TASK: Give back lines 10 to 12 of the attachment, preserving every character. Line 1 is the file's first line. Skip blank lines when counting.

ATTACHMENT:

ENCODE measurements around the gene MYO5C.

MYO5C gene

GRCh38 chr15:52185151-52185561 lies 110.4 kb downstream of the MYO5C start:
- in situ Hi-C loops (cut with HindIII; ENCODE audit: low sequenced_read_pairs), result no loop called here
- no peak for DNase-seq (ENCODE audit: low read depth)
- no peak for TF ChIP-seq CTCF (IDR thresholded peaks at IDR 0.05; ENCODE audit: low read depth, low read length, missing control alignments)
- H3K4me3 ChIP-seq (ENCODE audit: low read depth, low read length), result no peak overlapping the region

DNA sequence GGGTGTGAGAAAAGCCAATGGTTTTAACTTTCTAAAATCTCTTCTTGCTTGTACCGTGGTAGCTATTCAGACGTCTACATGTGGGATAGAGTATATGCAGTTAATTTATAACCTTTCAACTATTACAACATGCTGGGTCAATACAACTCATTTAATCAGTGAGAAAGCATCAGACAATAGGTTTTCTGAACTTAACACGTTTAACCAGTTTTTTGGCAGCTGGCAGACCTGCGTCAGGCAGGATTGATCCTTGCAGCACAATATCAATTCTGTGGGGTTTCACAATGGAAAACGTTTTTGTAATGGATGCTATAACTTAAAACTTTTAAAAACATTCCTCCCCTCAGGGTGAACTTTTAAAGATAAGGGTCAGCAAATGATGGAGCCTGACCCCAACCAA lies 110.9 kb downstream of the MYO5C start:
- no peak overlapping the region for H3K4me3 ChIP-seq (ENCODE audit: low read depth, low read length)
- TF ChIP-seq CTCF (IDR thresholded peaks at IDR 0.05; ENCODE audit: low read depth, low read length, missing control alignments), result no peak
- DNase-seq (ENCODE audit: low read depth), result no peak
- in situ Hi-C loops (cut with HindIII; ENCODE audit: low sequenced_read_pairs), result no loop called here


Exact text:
- TF ChIP-seq CTCF (IDR thresholded peaks at IDR 0.05; ENCODE audit: low read depth, low read length, missing control alignments), result no peak
- DNase-seq (ENCODE audit: low read depth), result no peak
- in situ Hi-C loops (cut with HindIII; ENCODE audit: low sequenced_read_pairs), result no loop called here